Problems with Data Privacy in the Web 2.0 World and Solutions with the Advent of Web 3.0
The world is moving quickly thanks to ever-growing technological advancements. The world wide web is included in this evolution of the tech world. We’ve witnessed the web move from the first version (Web1), having limited content creators and static pages to the second version (Web2) with increased content where information is easily transmitted between site users and owners. Although the birth of Web2 brought a wonderful experience for most web users, it has some shortcomings.
Data privacy is a major concern for Web2 Users. Let’s delve into Web2 and examine challenges with data privacy, data trade, and data collection.
Data Privacy Issues on Web2
One of the human races’ most valuable assets is data. Everyone must value every detail linked to them or any data that share information about them. This is a unit of information about an individual or group that can be collected, analyzed, and reported. On the other hand, privacy protects users’ data from those who must not have access to it. This means having control over the number of personal details made available to the public while using Web2. The architecture of Web2 is designed to allow users to participate actively, which has caused several problems as third parties can easily access individuals’ personal information. Some of the issues experienced with Web2 are listed below:
1. Identity Theft
This occurs when a Web2 user’s sensitive personal information, such as their name, address, card number, and identity number, is collected by another individual without authorization to commit fraud. Often the victims aren’t aware that their details have been used, as this information about them is made accessible by the technologies in the Web2 ecosystem. According to the FTC, identity theft incidents have increased, with a record increase of 45% in 2020.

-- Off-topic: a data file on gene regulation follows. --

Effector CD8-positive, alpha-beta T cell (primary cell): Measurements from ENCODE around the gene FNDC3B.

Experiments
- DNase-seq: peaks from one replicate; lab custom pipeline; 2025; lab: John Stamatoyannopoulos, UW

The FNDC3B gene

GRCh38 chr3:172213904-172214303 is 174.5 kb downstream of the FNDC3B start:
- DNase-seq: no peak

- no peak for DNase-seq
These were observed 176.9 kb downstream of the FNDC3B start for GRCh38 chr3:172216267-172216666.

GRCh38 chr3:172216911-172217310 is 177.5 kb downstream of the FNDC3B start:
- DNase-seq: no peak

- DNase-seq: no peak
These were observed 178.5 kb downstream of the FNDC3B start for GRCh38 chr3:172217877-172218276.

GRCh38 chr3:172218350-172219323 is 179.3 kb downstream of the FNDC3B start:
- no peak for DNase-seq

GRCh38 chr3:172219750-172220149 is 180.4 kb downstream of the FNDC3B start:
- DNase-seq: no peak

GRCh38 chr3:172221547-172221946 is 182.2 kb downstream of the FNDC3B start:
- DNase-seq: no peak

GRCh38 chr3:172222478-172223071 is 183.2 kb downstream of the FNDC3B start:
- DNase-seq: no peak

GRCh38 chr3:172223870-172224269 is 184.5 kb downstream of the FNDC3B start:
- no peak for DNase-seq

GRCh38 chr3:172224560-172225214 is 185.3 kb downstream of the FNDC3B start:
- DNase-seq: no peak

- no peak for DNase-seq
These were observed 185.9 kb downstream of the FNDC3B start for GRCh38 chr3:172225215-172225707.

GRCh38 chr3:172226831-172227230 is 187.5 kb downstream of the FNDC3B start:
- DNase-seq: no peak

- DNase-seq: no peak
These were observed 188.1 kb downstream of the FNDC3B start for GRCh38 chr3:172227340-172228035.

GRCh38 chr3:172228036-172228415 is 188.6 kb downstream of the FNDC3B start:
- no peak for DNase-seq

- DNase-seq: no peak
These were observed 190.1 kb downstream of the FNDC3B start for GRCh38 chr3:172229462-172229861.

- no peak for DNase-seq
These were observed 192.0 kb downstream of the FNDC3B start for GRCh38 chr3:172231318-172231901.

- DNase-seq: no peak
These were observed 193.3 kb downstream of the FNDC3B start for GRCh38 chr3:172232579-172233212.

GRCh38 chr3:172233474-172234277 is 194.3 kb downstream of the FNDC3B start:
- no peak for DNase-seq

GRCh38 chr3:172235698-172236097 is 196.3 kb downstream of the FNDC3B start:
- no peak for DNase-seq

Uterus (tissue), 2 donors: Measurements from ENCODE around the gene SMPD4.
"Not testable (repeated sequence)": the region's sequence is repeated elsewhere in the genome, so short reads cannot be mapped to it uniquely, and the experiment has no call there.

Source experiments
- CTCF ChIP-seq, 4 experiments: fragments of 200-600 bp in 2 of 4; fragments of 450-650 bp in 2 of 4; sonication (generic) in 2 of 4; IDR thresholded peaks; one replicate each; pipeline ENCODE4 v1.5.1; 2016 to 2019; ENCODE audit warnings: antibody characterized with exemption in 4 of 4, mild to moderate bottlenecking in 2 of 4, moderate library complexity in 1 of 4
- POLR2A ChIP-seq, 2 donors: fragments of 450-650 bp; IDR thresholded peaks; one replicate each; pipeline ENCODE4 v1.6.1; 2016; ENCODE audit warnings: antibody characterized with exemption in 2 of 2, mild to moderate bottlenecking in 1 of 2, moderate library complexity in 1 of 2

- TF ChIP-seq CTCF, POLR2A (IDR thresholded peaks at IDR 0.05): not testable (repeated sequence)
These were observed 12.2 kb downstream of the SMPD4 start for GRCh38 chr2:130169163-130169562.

Web2 is user-friendly but entails a high degree of user tracking through technology. This tech uses the information provided by the users to keep a watch on them and monitor their online footprint. A single click on Web2 captures the visited website with information such as the last session, time spent online, preferences, and social media shares. This information is often collected in technology known as “cookies”. Most websites now display complex cookie collection terms which are often too difficult for an ordinary user to decipher. Most users typically click “Accept All” without reading the specifics and have now agreed that their data can be collected and potentially sold to third parties. Advertising companies often use this information for marketing and advertising purposes.
The vulnerability of Web2 users is one issue that must be addressed. As internet users are increasing sporadic, there’s a parallel increase in the number of users’ data that can be accessed. This information makes users prone to different forms of cyber attacks. Every day, millions of individuals are exposed to various cyber crimes online because of their online footprint.
Sometimes data obtained from Web2 users can be used by government agencies to monitor their activities. Let’s imagine Pete and an online Crypto trader in a country where Cryptocurrency is banned. Interacting with Web2 leaves an online trace and makes it easy for Pete to be monitored. The increased surveillance rate has made many web2 users seek online tools that can keep them anonymous online. According to cloudware, over 70% of internet users use such online tools.
5. Abuse of Individuals Data
When Web2 users’ Data are not kept private, abuse is inevitable. Although there are few exceptions, it’s difficult for individuals to control the amount of information that is seen on the internet. When this information is applied in a way beyond its original purpose, it can lead to irreparable harm to the reputation of the Web2 user.
Data Trade in the Web2 Ecosystem